It’s vital to have a website that explains the different entities with links and phone numbers so that anyone can understand what to do, and who to contact within State Government. It should be clear, easy to navigate, and available in major languages. How would the average state resident know that most of the entities listed fall within different branches of government with different functions? They wouldn’t know, nor should they be expected to hunt for all of the programs and have to put it together like a jigsaw puzzle!

Crime victim families who are at their lowest and most emotional time in life should not have to be concerned with driving to single destination for all Pardons and Parole Hearings in Waterbury.  The building is located in the heart of the inner city, with inadequate accessibility, whether you have a disability or not. However, as a practice, the current building is used solely as a convenience to parole board officials, and not the comfort or convenience of crime victim families.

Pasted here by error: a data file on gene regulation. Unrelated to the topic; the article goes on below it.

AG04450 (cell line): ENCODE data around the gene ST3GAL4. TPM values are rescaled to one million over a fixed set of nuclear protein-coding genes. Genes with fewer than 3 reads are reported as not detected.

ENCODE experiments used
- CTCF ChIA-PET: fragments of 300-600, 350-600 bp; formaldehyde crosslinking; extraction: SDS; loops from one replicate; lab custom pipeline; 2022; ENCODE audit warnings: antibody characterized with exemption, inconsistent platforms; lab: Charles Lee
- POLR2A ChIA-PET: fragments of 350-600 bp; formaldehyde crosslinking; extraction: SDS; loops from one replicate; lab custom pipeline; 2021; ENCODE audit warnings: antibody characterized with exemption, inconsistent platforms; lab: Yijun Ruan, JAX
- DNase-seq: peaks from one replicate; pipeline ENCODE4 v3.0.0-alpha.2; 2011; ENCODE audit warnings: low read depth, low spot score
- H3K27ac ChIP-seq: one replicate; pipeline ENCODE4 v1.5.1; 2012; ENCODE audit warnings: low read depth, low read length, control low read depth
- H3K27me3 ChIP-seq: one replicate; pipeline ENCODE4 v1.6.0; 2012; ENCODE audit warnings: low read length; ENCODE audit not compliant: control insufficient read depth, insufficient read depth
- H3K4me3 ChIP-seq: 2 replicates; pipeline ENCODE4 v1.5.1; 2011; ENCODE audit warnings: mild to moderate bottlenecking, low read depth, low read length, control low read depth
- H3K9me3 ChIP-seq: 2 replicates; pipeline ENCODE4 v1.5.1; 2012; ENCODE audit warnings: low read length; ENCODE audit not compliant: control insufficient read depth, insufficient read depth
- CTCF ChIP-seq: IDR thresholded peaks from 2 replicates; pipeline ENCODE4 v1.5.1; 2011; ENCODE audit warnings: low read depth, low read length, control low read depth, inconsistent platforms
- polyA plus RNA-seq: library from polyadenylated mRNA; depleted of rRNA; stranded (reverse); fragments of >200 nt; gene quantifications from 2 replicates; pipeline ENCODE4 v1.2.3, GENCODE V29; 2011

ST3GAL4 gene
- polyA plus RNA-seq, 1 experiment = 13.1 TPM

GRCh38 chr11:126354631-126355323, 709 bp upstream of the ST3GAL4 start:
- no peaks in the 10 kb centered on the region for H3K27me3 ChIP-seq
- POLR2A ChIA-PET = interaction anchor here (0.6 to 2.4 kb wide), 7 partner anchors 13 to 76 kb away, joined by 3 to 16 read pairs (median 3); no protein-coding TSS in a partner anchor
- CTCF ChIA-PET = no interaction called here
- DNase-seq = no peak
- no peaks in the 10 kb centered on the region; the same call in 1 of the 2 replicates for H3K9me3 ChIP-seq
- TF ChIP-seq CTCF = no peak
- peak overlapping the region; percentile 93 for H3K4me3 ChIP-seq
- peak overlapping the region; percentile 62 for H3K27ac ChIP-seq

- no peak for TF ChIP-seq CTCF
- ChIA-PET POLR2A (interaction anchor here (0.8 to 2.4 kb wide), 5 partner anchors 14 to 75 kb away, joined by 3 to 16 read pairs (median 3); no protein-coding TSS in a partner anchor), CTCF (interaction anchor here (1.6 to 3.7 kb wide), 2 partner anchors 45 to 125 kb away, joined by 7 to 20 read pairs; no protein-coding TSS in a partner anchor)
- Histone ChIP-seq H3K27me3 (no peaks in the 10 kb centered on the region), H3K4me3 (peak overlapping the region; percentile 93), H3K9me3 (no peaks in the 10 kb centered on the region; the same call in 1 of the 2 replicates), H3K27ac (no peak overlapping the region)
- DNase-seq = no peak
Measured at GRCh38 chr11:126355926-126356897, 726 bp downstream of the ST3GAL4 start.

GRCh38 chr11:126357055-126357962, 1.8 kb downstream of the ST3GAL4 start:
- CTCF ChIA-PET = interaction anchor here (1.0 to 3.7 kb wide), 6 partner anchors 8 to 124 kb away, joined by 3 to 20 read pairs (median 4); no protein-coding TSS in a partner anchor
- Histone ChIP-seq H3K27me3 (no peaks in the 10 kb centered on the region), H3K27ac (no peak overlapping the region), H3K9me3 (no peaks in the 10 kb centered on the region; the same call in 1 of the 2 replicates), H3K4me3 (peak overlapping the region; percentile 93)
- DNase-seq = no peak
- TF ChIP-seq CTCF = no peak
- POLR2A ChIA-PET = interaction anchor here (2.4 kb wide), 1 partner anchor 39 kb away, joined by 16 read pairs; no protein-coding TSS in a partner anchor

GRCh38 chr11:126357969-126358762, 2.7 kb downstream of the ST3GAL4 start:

In 2018, the knowledge and technology exists and video conferencing is used for inmates. I repeatedly asked why not hold the meetings for the victim families in a comfortable conference room at an Office of Victim Services facility in the same county or major city nearest to where the family lives or where the crime occurred, whichever is closer.

Be victim friendly!

The Board of Pardons and Parole, by nature, is to provide all of the  courtesies to the offenders which seems abhorrent to any victim family. To become more victim friendly would amount to communicating among departments and re-arranging a few things. Although upgrading technology that may not be compatible may not be inexpensive, it’s an investment that needs to be made for the future.

Another tool that is rarely used in Connecticut is financial restitution, whether pursued on the State or Federal level. I was informed by the FOI Officer that in his several years of tenure, he couldn’t recall a single case in which financial compensation was set aside from the prisoner’s salary or spending account. Not a single case!